As a Main Character in a Hollywood Script!!
A Conversation with Screenwriter STEPHANY FOLSOM
By Scott Sheckman (kubrickian.org) with contribution from Jim Cirile (coverageink.com)
During the height of the 2014 Winter Olympics, Kubrickian.org was delighted to connect via telephone with Stephany Folsom, the solo screenwriter behind the hot feature-length spec script: “1969: A Space Odyssey or How Kubrick Learned to Stop Worrying and Land on the Moon”.
The alt-history story focuses on iconic filmmaker Stanley Kubrick getting uncomfortably recruited by the US Government to help NASA stage the Apollo 11 Moon Shot as a public relations failsafe in a critical period of Superpower Cold War history. Folsom’s script garnered significant attention in Hollywood, placing it on the prestigious 2013 Black List by a league of seasoned entertainment industry executives - a nice compliment in the 21st Century compared to the notorious McCarthy-era blacklists, which doomed many honored and talented artists of the mid-20th Century.
Folsom’s achievement attracted the earnest interest of world-famous film producers Alex Kurtzman & Roberto Orci, who have the track record and clout to develop the “1969” script into a major cinematic release at a quick pace. In what could be considered as a serious rehearsal, Folsom is directing a live reading of her script with top performers at the 2014 LA Film Festival. Moreover, Folsom recently made news in the Hollywood Reporter by landing a special Warner Brothers script assignment to adapt Harlan Coben’s best selling novel “Missing You” for the screen. In many respects, Stephany Folsom is the definition of a classic young and talented Hollywood writer in demand, who will no doubt make more important news during her fruitful career.
Also on the call was LA-based writer/producer Jim Cirile of Coverageink.com. When Jim isn’t working on his own exciting material, he helps writers to succeed via his company’s screenplay development services. The goal of the call was to cover as much ground as possible from the perspective of both the spec screenplay writer and broad-spectrum Kubrick aficionado. Kubrickian and Coverageink are happy to note that Stephany Folsom did a great job bringing the late 60’s and Kubrick to life on the pages, including his passion for perfection, and Chess.
Scott and/or Jim (K/C): Please tell us how you got started as a writer, and what brought you to LA.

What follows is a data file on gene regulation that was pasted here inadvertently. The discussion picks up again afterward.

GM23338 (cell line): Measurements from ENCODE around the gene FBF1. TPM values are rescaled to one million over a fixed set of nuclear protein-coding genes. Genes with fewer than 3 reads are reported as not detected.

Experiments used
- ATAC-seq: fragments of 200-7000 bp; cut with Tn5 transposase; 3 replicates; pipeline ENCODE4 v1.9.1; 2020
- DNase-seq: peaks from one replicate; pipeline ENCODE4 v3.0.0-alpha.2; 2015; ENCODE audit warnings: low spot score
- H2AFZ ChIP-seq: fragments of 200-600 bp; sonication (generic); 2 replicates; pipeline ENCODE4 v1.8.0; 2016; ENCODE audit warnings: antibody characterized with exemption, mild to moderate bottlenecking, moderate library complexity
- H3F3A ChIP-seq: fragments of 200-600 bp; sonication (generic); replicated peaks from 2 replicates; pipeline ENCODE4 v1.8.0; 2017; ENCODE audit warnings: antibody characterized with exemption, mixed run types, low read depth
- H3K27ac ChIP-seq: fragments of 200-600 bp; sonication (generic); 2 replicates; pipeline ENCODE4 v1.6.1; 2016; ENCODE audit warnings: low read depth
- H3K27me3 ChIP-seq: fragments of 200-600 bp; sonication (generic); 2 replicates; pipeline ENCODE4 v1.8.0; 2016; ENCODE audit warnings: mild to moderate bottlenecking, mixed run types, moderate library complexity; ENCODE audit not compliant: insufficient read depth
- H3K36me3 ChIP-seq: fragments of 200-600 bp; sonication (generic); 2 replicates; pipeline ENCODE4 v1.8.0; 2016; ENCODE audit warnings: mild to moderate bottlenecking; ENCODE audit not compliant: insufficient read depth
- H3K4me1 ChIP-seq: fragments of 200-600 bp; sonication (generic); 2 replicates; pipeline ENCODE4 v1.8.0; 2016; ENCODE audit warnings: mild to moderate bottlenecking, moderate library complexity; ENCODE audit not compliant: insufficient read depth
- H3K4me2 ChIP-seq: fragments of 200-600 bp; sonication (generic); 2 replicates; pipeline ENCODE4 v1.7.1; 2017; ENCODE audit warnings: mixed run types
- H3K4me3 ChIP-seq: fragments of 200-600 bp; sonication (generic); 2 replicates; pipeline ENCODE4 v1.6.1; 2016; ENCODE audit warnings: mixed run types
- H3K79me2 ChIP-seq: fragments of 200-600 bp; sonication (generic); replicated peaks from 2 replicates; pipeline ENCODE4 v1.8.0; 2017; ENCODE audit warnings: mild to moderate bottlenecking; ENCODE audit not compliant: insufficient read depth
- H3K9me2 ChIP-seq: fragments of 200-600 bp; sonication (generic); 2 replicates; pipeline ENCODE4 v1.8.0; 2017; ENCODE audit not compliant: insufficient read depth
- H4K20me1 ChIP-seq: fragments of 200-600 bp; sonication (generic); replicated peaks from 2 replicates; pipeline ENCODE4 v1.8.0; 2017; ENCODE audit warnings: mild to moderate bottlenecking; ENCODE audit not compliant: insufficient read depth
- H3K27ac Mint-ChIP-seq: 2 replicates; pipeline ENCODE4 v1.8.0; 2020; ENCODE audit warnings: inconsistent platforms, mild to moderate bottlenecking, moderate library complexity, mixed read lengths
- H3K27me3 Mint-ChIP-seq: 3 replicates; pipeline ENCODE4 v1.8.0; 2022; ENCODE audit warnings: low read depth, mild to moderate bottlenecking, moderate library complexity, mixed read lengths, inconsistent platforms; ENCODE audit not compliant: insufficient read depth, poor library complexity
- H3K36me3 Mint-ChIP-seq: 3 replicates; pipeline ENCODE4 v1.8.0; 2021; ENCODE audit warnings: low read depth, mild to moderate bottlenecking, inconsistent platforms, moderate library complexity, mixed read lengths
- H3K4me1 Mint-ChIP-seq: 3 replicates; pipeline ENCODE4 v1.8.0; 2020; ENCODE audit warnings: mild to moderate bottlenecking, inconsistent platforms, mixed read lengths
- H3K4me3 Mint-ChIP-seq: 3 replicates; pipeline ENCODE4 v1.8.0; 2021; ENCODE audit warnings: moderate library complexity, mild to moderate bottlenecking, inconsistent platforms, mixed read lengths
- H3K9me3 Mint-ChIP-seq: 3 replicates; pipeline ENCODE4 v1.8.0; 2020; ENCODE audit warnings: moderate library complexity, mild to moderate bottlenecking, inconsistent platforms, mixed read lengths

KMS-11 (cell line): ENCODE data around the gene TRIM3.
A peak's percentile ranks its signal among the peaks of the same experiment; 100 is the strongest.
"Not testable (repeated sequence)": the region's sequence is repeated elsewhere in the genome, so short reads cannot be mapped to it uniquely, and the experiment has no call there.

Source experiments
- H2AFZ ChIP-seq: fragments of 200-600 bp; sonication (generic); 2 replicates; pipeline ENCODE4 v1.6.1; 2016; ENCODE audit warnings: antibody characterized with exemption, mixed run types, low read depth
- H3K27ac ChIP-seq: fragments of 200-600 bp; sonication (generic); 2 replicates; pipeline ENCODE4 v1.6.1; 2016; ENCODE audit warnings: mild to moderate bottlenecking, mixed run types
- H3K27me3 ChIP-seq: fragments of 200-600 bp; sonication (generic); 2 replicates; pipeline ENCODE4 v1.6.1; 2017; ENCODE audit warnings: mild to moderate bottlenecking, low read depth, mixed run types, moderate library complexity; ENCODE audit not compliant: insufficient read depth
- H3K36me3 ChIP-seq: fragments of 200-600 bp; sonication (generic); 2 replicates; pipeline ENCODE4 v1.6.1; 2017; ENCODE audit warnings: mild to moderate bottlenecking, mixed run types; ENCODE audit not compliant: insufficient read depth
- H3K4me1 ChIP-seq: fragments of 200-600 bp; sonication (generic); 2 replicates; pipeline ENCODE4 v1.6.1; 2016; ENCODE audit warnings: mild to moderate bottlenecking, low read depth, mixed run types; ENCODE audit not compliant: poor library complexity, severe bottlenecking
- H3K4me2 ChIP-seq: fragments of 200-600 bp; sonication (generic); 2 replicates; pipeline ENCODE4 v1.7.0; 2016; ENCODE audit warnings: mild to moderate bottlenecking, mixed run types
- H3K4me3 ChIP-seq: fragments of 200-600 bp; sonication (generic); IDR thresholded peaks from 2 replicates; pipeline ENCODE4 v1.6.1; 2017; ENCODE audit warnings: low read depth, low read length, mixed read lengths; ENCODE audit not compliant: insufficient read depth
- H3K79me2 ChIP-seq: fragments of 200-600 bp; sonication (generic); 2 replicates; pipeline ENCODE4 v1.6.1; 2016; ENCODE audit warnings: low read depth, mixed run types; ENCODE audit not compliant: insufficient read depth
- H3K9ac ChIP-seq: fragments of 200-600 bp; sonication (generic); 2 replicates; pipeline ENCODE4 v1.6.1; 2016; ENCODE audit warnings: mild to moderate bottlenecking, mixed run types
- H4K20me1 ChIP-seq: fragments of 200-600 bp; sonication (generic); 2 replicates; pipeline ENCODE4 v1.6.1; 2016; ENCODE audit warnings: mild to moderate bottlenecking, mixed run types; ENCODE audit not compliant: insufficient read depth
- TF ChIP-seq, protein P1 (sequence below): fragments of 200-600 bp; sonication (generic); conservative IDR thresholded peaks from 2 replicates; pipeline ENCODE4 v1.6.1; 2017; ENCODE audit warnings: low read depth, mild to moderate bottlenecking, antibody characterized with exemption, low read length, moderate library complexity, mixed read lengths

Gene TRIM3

Stephany Folsom (SF): I grew up in Colorado Springs. From a young age, I knew I wanted to be a writer, and starting writing as soon as I could learn how. As there wasn’t much to do in my hometown, I’d frequently visit the local movie theaters or DVD rental store, watching new and old movies as much as possible, studying the various crafts, genres and history. I became an instant Kubrick fan after being shown “Dr. Strangelove” in a high school class, which inspired a personal quest to learn more about Kubrick and his other works. When it was time to head to college, I decided to attend film school at Loyola Marymount University in Los Angeles, which provides the wonderful opportunity to participate in all processes of filmmaking – writing, producing, directing, editing. It was an invaluable education.
K/C: How did you break into working in the Hollywood system?
SF: After graduating Loyola, I found work in Hollywood’s development trenches, writing script coverage and notes. It was beneficial industry experience, but I felt like I could not write for myself while working full-time in development. So I left LA to assist a friend shooting a film in India, and then found myself working for a foundation that required a lot of travel shooting documentaries on important topics such as human trafficking and AIDS. In my opinion, traveling is the best thing a young screenwriter can do for their career – meeting and talking with diverse individuals with fascinating stories. That experience really shaped me as a screenwriter and helped me to approach the industry when I returned.
K/C: How did you come to write the “1969” script on spec? Was it on your mind for a while as a Kubrick fan, or did something inspire you? I read that you attended the Kubrick Exhibit at LACMA when it finally came to the USA for the first time in late 2012, did that experience have any influence?
SF: I was thrilled to have the chance to attend the opening of the Kubrick exhibit at LACMA in November 2012. I took my time to take it all in and read everything presented - they literally had to kick me out at the end of the day! I felt the exhibit really gave a sense of who Kubrick was as a human being as well as an artist…he became tangible to me there. While I was exploring the Exhibit, I recalled the crazy moon landing conspiracy that had been floating around for decades suggesting Kubrick helped the US government fake the landing for TV in 1969. I thought to myself that it would make a great story and made a mental note to check my personal conspiracy files and the internet when I got home. The visit to the Kubrick Exhibit at LACMA certainly catalyzed the concept.
K/C: Sounds like a great experience at the Kubrick Exhibit, which I can personally say is a very impressive & influential experience. So, Are you one of those conspiracy theory freaks I keep getting warned about?